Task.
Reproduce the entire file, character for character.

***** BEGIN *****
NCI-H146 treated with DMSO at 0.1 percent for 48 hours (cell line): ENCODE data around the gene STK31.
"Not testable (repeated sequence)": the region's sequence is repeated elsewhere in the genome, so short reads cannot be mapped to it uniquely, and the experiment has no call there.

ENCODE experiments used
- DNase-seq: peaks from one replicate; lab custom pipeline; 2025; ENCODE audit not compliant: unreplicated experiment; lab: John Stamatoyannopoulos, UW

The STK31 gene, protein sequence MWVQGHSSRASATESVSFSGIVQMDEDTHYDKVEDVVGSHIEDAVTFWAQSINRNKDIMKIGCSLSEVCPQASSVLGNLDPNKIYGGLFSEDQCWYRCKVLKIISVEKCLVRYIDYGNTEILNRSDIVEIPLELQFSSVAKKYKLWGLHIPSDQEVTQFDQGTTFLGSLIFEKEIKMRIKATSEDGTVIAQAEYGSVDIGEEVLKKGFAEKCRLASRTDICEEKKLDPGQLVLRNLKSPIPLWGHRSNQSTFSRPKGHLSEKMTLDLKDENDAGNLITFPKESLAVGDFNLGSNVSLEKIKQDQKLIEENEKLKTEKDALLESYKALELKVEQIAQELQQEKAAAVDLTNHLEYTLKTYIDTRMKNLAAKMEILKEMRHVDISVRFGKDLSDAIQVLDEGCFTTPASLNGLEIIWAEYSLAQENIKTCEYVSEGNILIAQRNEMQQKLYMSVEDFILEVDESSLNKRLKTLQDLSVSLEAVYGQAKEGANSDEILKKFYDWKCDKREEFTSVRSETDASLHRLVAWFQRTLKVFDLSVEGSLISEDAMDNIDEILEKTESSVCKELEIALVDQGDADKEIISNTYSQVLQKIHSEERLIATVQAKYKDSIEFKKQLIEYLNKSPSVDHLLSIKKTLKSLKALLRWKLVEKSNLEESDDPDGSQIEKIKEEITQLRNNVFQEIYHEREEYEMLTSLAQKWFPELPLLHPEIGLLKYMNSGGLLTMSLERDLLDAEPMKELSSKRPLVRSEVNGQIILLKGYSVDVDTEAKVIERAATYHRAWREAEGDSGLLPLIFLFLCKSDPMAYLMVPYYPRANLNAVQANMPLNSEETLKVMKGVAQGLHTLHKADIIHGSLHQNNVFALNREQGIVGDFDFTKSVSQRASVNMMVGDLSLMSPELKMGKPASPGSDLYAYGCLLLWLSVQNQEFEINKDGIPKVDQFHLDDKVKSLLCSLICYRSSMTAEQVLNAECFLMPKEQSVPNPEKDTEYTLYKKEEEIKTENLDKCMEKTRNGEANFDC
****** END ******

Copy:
NCI-H146 treated with DMSO at 0.1 percent for 48 hours (cell line): ENCODE data around the gene STK31.
"Not testable (repeated sequence)": the region's sequence is repeated elsewhere in the genome, so short reads cannot be mapped to it uniquely, and the experiment has no call there.

ENCODE experiments used
- DNase-seq: peaks from one replicate; lab custom pipeline; 2025; ENCODE audit not compliant: unreplicated experiment; lab: John Stamatoyannopoulos, UW

The STK31 gene, protein sequence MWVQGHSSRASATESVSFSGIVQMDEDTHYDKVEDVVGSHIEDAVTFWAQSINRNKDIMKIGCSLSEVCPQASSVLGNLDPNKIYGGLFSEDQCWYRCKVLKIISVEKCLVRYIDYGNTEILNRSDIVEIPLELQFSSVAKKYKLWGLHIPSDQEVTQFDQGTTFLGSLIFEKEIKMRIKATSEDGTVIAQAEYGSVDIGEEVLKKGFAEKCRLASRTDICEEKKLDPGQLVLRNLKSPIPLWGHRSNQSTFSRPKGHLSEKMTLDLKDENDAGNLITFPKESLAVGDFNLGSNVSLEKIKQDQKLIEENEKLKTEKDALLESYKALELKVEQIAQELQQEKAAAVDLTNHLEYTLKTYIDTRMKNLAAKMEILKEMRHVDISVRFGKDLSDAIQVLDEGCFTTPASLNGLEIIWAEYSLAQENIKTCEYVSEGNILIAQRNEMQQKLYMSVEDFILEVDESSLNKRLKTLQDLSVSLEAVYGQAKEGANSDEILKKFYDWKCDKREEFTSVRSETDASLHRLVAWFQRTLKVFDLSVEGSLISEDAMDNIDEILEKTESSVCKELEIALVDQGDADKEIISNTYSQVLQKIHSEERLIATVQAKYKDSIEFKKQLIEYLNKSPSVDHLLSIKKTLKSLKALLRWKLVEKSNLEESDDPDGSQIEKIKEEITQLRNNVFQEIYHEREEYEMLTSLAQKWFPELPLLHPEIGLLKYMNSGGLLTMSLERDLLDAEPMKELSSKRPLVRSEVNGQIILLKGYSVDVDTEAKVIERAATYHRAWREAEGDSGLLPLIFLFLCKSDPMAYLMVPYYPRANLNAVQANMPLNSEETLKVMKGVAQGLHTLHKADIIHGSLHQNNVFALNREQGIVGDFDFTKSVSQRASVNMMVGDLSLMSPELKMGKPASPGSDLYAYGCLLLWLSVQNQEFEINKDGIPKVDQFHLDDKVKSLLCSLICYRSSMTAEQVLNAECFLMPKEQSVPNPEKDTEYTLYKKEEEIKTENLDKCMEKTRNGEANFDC